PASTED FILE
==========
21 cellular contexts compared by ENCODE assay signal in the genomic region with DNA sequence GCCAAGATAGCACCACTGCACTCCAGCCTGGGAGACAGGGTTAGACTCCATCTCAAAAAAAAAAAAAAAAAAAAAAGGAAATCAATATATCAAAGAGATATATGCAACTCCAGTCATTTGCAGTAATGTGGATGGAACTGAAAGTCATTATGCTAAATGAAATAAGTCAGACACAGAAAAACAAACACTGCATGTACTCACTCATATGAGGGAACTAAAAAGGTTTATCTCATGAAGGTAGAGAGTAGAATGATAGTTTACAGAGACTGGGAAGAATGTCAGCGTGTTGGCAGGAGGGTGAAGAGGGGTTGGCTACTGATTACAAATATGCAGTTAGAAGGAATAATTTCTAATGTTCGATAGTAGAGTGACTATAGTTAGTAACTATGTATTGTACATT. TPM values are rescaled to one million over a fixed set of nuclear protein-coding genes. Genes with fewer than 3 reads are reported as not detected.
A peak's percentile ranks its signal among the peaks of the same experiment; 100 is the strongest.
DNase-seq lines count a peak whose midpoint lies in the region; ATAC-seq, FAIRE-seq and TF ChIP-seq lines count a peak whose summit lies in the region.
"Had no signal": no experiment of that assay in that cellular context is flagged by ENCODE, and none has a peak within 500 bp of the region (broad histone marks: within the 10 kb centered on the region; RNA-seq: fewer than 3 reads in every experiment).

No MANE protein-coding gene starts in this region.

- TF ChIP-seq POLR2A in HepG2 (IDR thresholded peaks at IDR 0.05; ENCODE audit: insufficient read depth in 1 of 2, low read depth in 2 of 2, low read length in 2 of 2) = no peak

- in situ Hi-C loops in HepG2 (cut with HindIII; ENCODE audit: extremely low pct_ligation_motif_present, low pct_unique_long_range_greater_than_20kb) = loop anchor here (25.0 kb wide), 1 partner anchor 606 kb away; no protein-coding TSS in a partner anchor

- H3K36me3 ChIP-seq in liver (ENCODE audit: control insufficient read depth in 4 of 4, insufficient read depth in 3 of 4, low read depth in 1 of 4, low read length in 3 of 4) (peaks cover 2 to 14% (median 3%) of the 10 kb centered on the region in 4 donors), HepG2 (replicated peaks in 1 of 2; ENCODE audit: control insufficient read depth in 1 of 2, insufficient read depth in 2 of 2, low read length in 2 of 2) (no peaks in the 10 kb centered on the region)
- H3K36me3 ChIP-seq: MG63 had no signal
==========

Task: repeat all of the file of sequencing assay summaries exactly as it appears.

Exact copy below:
21 cellular contexts compared by ENCODE assay signal in the genomic region with DNA sequence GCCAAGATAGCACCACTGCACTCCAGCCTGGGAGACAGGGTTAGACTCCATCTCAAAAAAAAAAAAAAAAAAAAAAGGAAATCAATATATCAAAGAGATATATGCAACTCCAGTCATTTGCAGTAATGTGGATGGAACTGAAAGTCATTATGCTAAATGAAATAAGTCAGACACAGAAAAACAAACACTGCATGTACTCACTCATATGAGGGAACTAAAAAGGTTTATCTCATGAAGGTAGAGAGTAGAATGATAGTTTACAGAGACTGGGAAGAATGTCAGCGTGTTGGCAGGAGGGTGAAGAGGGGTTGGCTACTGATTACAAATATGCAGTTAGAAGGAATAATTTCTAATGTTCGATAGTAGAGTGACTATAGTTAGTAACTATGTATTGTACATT. TPM values are rescaled to one million over a fixed set of nuclear protein-coding genes. Genes with fewer than 3 reads are reported as not detected.
A peak's percentile ranks its signal among the peaks of the same experiment; 100 is the strongest.
DNase-seq lines count a peak whose midpoint lies in the region; ATAC-seq, FAIRE-seq and TF ChIP-seq lines count a peak whose summit lies in the region.
"Had no signal": no experiment of that assay in that cellular context is flagged by ENCODE, and none has a peak within 500 bp of the region (broad histone marks: within the 10 kb centered on the region; RNA-seq: fewer than 3 reads in every experiment).

No MANE protein-coding gene starts in this region.

- TF ChIP-seq POLR2A in HepG2 (IDR thresholded peaks at IDR 0.05; ENCODE audit: insufficient read depth in 1 of 2, low read depth in 2 of 2, low read length in 2 of 2) = no peak

- in situ Hi-C loops in HepG2 (cut with HindIII; ENCODE audit: extremely low pct_ligation_motif_present, low pct_unique_long_range_greater_than_20kb) = loop anchor here (25.0 kb wide), 1 partner anchor 606 kb away; no protein-coding TSS in a partner anchor

- H3K36me3 ChIP-seq in liver (ENCODE audit: control insufficient read depth in 4 of 4, insufficient read depth in 3 of 4, low read depth in 1 of 4, low read length in 3 of 4) (peaks cover 2 to 14% (median 3%) of the 10 kb centered on the region in 4 donors), HepG2 (replicated peaks in 1 of 2; ENCODE audit: control insufficient read depth in 1 of 2, insufficient read depth in 2 of 2, low read length in 2 of 2) (no peaks in the 10 kb centered on the region)
- H3K36me3 ChIP-seq: MG63 had no signal